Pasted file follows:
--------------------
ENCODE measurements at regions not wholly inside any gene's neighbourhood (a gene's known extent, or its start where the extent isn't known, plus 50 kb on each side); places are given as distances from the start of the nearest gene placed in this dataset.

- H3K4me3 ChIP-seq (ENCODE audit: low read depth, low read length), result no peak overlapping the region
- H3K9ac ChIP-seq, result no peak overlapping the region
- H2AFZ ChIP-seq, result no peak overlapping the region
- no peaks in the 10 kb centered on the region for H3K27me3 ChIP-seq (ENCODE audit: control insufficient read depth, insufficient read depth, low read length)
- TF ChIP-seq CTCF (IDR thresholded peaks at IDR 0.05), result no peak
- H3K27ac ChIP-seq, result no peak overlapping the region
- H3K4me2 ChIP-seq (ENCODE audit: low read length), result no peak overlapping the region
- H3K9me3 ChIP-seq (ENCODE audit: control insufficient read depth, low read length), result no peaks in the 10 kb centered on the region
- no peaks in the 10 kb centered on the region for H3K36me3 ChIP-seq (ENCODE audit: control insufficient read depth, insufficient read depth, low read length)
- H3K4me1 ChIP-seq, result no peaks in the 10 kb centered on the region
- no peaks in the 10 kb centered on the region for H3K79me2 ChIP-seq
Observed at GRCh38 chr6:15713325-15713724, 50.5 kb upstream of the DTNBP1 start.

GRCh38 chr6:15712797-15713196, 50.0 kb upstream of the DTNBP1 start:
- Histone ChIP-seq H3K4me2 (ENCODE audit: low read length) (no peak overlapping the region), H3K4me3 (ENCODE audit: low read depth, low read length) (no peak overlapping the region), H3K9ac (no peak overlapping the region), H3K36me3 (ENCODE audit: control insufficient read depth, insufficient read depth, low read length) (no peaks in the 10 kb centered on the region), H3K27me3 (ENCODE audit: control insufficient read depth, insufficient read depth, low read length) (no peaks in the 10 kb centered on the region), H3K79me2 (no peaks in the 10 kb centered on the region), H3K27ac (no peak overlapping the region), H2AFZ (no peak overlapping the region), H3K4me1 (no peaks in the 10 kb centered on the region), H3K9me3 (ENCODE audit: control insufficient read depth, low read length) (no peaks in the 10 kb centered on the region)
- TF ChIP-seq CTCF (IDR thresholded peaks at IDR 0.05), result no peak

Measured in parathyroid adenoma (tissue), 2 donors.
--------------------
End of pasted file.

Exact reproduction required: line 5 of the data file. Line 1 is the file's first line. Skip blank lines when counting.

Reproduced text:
- no peaks in the 10 kb centered on the region for H3K27me3 ChIP-seq (ENCODE audit: control insufficient read depth, insufficient read depth, low read length)